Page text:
Entertainment, Review

Dan’s Top 10 Albums of the Year

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By Daniel J Broadley

As 2015 comes to an end, we can happily look back on a year that has done us good by music. Not the commercialised drivel of the UKTOP40 or MTV, REAL music. Music with soul and feeling! Here are ten albums – in no particular order – from punk to jazz – that I see as some of 2015’s finest compositions.

Tame Impala – Currents

The Perth based psychedelic rock band returned this year with Currents, moving away from 2012’s guitar riff centered Lonerism in favour of dreamy synths, sweet melodies and heavenly vocals. As the guitars ride in the back, the keyboards take the front seat. Kevin Parker has let his guard down, proclaimed his love of pop and allowed it into his work. Of all psychedelic leaning music, Tame Impala’s is the least slavishly tied to the 60s – taking it in to the unknown and the modern.


Following the success of their self-entitled debut, FIDLAR (Fuck It Dog Life’s A Risk) have stuck to their Californian skate punk roots. Featuring scuzzy guitars and rough vocals, it’s an album all about getting, and being, fucked up. Since frontman Zac Carper has cleaned up his act – kicking everything from heroin to booze – we also see a more level headed FIDLAR, gaining them more fans whilst staying true to their beginnings.

Mac Demarco – Another One

At the end of this mini-LP, Mac Demarco offers an invitation to come round for a cup of coffee. This encapsulates the kind of person Mac is and the kind of music he makes. Another One glows with a stoned satisfaction. It’s smooth, easy to digest and offers refinement to the Canadian songwriter’s abilities as he grows more and more popular. Mac Demarco has an infectious charm about him, certainly one of 2015’s best.

Homeshake – Midnight Snack

Mac Demarco’s ex-guitar player Peter Sagar has certainly done well since starting his own project Homeshake. Their latest album Midnight Snack is slick and steamy as warm synths, muggy guitar and a drum machine satisfy like the first drink of the night.

Thundercat – The Beyond/Where The Giants Roam

This may be a bold statement, but I’d say Thundercat is the equivalent bassist as Hendrix was guitarist. Thundercat (Stephen Bruhner) is an unbelievable talent. From the groove masterpiece Them Changes to the more ethereal opener Hard Times. This album is just one more work of art added to Thundercat’s discography after working with the likes of Flying Lotus, Erykah Badu and Kendrick Lamar.

Kendrick Lamar – To Pimp A Butterfly

The is Kendrick’s third studio album and, with collaboration from giants such as Dr Dre and the godfather of funk himself George Clinton, it perfectly captures African American life in America. The track Alright for example thunders through a history of black oppression and brutalisation. A masterpiece of funk-fuelled hip-hop, this album is easily one of the most political of the year.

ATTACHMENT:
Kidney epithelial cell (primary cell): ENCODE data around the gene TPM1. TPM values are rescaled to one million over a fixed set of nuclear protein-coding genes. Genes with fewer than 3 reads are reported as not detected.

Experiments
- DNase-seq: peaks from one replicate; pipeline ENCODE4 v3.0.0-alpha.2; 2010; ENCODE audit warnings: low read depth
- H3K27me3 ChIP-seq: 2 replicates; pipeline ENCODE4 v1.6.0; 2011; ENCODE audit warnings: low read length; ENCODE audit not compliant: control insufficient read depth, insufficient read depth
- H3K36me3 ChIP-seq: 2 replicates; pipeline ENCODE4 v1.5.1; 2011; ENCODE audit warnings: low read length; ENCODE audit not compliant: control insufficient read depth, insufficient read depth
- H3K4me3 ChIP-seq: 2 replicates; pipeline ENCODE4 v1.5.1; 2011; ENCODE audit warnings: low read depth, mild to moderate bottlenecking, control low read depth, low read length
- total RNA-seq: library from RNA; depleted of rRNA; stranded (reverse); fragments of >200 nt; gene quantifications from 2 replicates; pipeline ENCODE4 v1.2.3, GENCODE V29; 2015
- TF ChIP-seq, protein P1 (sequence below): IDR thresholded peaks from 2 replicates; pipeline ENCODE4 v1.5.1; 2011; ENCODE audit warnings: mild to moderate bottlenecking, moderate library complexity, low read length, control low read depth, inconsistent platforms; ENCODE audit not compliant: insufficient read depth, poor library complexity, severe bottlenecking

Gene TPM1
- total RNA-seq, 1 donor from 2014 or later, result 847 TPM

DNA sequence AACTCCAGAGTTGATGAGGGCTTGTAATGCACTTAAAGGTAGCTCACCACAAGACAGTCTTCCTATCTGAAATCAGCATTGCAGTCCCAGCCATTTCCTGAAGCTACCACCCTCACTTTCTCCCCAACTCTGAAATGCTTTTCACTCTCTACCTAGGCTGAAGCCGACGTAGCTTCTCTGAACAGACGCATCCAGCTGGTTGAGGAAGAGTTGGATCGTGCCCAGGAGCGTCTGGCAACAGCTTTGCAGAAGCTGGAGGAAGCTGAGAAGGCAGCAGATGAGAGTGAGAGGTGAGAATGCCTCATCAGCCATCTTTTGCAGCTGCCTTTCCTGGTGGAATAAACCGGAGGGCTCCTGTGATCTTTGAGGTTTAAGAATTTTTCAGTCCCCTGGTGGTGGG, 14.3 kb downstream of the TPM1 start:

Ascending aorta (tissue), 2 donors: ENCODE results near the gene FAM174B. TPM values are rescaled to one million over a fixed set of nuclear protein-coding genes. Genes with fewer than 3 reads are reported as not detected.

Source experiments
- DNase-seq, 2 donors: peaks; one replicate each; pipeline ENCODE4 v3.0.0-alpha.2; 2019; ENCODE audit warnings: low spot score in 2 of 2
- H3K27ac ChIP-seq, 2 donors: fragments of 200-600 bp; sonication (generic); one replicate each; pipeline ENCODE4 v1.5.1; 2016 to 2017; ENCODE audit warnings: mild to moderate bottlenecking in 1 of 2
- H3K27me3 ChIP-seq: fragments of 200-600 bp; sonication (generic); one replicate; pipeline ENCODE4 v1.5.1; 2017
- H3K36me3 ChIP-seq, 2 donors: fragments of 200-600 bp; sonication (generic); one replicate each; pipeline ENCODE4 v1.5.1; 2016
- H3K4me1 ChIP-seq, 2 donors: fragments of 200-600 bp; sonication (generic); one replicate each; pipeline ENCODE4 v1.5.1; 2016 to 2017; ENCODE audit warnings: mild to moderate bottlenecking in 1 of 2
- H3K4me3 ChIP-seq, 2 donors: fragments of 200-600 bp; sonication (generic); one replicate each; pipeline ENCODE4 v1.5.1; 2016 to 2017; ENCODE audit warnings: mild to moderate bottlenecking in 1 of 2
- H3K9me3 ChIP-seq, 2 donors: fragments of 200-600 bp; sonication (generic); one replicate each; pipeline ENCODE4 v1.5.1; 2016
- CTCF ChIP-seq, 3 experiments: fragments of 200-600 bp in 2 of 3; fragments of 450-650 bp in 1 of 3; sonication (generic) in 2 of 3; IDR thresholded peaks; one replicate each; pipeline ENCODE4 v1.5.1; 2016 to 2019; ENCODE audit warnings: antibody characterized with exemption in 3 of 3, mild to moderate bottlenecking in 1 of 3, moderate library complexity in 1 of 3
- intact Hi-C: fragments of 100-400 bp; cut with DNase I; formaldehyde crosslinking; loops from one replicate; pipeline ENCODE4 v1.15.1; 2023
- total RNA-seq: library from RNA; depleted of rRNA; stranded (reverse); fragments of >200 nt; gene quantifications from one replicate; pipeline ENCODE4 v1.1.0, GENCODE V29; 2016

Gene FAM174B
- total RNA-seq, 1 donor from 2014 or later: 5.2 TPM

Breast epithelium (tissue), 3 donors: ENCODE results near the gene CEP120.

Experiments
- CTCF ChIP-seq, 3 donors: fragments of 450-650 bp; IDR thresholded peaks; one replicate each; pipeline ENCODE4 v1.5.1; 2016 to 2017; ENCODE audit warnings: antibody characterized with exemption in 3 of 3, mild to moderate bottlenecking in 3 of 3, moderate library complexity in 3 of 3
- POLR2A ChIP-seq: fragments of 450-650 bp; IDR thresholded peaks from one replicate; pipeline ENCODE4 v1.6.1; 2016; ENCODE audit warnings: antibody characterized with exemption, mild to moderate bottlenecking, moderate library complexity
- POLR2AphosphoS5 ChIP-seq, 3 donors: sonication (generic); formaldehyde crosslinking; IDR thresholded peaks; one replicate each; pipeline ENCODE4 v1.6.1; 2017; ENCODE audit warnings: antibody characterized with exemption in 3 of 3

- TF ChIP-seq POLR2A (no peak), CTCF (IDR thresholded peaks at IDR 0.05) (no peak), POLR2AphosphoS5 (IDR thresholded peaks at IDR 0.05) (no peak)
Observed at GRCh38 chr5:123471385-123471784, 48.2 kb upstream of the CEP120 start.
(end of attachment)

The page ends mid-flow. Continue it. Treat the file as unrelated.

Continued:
Kamasi Washington – The Epic

Earlier this year the film Whiplash – which follows a determined jazz drummer – stated that jazz is dying. Well, not if you’ve been listening to Kamasi Washington’s three hour jazz epic. As a contributor to To Pimp A Butteryfly, the saxophonist has reeled in listeners who may have previously had no interest in jazz. It respectfully nods to practically all jazz legends, and has now been nominated for Gilles Peterson’s WorldWide Album of The Year award.

Hiatus Kayote – Choose Your Weapon

The Grammy nominated future soul outfit returned in 2015 with Choose Your Weapon, and it’s easy to see why. A complex puzzle of jazz and soul spread over eighteen tracks, filled with polyrhythmic time structures, electronic flourishes and psychedelic adventures. Nai Palm – guitarist and singer – is the driving force behind this exciting band and who knows where they’ll be in a few years.

Romare – Projections

The dancefloor collagist’s full length debut Projections dropped this year, and didn’t disappoint. “I wanted to make a sort of musical essay”, stated Romare in an interview with Clash, “where the samples would act like footnotes and convey a particular theme to the listener”. Drawing influences from Afrobeat, New Orleans jazz and techno, the already established DJ has produced something remarkable for a debut album.

Ghostface Killah – Sour Soul

The Wu Tang legend teamed up with Toronto based jazz outfit BADBADNOTGOOD to produce one of the greatest genre collaborations in history; jazz and hip-hop. With the likes of DOOM also making an appearance, Sour Soul is sublime as BBNG have more than proven their worth as Ghostface’s backing band.

Have any stand out favourites in this list? Get in  touch at @DanJBroadley or @humanityhallows. You can also check out Holmes’ top 10 here, and Jack’s here. Which do you agree with most?

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aAh! Magazine is Manchester Metropolitan University's arts and culture magazine.

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